UT Police Bike Patrol Benefits Officers and Community

November 04, 2022 By: Sherneka Cagle

UT Police Bike Patrol Benefits Officers and Community

In a typical day of riding, a public safety bike officer may put in as many as 20 to 30 miles – the equivalent to approximately 40,000 to 60,000 steps per shift. It is one of the perks of riding for UT Police Public Safety Officers who complete the required training to serve in this capacity. The other is interacting with the community and providing quick response and assistance to those in need. 

Public safety bike officers are often approached by patients, employees and students. They mostly need guidance on directions and buildings,” said Public Safety Supervisor David Johnsrud. “They also report suspicious activity or need some sort of assistance. 

Bike officers serve as ambassadors for UT Police and model the department’s Combined Protection Model by providing prevention, preparedness and protection safeguards for the community. 

Public safety bike officers ride throughout the north and south campus areas on Texas Medical Center (TMC) as well as parking garages used by UTHealth Houston and MD Anderson patients, workforce members and students. Where needed, bike officers are also deployed at Houston-area locations. 

Currently, UT Police has twelve Public Safety Officers (PSOs) trained and participating as bike patrol officers. 

Training for UT Police bike patrol officers is conducted by TMC Police, who provides a course for security bike officers that includes information and skills on the rules of the road, proper wearing of the uniform and personal protection gear, and basic care and maintenance of the bike. The ‘three-day’ course includes two day and one nighttime blocks, with the course culminating in a riding skills test.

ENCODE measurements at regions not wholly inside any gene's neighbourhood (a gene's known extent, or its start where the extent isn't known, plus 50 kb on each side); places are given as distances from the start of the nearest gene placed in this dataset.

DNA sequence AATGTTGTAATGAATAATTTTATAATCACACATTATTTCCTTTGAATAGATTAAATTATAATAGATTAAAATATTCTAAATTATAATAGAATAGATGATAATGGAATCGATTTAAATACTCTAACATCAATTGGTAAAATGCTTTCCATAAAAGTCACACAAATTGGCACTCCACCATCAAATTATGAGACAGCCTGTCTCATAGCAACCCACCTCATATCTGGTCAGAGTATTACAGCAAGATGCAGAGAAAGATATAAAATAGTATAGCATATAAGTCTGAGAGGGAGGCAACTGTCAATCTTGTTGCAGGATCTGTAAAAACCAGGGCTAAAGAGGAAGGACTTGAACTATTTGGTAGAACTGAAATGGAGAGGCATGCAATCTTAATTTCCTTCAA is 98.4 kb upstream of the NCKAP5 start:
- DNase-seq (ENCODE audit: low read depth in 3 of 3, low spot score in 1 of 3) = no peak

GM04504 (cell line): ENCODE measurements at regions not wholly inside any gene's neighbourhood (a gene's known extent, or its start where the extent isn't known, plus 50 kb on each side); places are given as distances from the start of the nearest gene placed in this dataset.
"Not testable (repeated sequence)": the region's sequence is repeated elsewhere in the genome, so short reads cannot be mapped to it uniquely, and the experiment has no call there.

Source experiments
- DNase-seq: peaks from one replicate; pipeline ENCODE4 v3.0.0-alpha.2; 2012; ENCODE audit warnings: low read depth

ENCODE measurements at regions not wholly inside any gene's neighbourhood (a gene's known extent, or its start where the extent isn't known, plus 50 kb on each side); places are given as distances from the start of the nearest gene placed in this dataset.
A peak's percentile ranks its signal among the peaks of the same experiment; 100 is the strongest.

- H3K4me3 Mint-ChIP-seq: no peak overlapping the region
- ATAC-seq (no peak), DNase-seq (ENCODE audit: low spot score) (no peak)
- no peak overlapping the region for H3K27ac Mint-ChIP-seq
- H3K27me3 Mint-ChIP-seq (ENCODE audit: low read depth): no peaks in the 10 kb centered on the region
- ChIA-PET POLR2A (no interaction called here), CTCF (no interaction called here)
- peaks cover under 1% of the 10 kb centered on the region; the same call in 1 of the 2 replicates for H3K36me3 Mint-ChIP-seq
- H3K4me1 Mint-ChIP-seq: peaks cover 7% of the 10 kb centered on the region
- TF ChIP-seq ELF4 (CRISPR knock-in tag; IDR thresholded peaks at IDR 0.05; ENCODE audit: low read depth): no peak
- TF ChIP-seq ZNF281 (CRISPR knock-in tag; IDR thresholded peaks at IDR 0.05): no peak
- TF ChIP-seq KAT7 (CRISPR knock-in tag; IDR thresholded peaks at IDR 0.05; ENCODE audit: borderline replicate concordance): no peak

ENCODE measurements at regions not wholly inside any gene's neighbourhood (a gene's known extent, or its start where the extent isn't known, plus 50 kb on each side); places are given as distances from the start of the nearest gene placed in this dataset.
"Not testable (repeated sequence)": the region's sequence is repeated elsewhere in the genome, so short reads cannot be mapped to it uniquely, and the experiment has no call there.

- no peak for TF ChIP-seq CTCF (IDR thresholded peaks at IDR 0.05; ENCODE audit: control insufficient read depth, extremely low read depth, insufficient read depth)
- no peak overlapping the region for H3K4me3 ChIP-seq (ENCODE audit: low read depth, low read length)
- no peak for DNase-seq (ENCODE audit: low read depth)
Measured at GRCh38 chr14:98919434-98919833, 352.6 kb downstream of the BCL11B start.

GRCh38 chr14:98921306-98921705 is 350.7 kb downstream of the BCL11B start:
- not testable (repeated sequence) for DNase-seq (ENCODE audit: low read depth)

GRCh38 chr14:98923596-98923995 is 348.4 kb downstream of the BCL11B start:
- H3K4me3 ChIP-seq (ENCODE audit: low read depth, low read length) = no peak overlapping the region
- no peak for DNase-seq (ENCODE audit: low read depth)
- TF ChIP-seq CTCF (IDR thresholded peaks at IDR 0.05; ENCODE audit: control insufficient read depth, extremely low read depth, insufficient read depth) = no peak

Public safety bike officers who complete the training course are paired with a veteran bike patrol officer who serves as their field training officer (FTO) and orientates them to their bike patrol duties.  

Like all PSOs, public safety bike officers carry a radio and respond to calls from the UT Police Risk Operations Center (ROC) as well as call in reports of suspicious activity or calls for assistance. 

Public safety bike officers can assist in calls involving code blue, medical emergencies, and code reds,” said Johnsrud. “They are often the first to meet the first responders, escort first responders through our extensive buildings, and report any additional information to the ROC for overall situational awareness.”  

On a typical weekday, a bike patrol officer is on duty during daytime hours. When staffing allows, two officers may split coverage of the north and south campus, or, alternately, ride in pairs. 

In order to avoid exertion in the field, UT Police rotates the bike officers with a fixed post assignment. 

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